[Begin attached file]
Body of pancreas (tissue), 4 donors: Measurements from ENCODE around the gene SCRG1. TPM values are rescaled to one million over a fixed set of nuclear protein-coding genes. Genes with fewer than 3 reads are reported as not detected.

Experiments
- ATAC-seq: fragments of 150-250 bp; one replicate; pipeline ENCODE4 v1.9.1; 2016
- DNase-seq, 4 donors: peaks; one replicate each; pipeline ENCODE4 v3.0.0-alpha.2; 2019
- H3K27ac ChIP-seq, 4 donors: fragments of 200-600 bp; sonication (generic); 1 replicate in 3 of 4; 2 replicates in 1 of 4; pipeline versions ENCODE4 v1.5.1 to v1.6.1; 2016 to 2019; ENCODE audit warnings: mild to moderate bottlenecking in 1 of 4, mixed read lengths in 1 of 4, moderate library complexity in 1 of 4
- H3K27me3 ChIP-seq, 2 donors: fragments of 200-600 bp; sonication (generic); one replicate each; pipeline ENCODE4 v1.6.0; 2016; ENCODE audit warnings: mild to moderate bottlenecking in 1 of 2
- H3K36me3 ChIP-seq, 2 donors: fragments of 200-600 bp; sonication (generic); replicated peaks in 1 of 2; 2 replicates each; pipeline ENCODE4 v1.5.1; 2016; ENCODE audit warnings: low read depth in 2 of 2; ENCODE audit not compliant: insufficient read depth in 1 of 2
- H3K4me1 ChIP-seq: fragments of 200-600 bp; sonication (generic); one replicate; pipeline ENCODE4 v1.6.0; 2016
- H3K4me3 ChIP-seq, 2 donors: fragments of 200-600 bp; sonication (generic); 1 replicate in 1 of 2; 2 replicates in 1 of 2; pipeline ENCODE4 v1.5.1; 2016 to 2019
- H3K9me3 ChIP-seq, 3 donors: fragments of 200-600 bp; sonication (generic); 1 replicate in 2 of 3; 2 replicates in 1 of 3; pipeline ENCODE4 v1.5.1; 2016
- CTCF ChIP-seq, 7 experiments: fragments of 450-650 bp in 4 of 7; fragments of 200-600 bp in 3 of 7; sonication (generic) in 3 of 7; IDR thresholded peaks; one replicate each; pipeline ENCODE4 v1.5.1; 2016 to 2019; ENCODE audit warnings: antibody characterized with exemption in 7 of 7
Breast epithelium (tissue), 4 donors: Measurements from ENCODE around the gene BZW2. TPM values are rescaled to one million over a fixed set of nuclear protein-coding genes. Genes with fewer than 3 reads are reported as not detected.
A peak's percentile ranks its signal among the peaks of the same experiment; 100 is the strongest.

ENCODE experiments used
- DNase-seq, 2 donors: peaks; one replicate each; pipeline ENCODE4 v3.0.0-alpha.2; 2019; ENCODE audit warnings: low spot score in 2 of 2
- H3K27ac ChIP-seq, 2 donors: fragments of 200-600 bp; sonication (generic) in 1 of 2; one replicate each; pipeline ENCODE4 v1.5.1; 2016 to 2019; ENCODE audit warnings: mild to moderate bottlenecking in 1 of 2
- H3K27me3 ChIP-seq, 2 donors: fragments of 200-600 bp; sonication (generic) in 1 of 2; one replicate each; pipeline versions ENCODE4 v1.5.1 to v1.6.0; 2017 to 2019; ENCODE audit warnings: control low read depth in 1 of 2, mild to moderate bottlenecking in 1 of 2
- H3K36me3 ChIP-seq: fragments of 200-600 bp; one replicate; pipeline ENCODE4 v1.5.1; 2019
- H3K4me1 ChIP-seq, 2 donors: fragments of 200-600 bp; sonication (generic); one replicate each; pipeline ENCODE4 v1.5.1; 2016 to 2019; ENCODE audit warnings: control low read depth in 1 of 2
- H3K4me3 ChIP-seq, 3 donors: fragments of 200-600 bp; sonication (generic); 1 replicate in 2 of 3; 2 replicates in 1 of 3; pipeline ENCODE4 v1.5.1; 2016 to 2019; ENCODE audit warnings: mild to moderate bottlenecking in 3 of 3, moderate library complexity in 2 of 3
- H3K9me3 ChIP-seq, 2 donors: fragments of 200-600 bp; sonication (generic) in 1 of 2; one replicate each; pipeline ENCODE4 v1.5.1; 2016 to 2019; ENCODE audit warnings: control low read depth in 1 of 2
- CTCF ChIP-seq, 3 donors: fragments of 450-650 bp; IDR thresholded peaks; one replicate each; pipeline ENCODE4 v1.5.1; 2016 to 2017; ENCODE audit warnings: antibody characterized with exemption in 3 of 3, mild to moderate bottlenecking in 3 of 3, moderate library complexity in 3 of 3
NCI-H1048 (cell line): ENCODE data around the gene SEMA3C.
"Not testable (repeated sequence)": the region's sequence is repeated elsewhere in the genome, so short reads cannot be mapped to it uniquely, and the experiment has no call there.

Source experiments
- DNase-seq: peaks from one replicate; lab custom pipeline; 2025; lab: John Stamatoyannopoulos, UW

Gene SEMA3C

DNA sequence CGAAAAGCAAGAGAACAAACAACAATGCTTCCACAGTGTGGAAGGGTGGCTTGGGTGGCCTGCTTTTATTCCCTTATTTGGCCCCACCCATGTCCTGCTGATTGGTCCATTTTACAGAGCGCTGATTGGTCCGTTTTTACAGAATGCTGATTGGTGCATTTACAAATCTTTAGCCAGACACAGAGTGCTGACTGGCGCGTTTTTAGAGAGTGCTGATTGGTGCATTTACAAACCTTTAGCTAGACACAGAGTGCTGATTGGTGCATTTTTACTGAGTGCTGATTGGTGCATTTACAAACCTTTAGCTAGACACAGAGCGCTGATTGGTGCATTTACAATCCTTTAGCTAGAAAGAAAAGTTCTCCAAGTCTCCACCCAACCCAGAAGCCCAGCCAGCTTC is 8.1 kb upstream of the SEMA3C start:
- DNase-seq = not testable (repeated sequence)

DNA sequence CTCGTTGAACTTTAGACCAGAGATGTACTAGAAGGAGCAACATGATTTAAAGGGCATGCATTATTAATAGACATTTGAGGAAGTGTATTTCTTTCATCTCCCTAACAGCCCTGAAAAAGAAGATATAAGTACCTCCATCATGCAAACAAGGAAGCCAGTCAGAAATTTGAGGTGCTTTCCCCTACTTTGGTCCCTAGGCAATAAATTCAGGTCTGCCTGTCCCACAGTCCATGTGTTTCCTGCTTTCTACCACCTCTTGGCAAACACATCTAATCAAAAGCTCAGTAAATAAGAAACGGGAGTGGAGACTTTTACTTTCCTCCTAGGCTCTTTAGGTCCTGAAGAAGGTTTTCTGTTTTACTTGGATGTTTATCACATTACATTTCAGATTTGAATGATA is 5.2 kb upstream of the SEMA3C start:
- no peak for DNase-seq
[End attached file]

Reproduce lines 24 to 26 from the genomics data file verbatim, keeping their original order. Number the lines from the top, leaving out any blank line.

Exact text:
"Not testable (repeated sequence)": the region's sequence is repeated elsewhere in the genome, so short reads cannot be mapped to it uniquely, and the experiment has no call there.

Source experiments
- DNase-seq: peaks from one replicate; lab custom pipeline; 2025; lab: John Stamatoyannopoulos, UW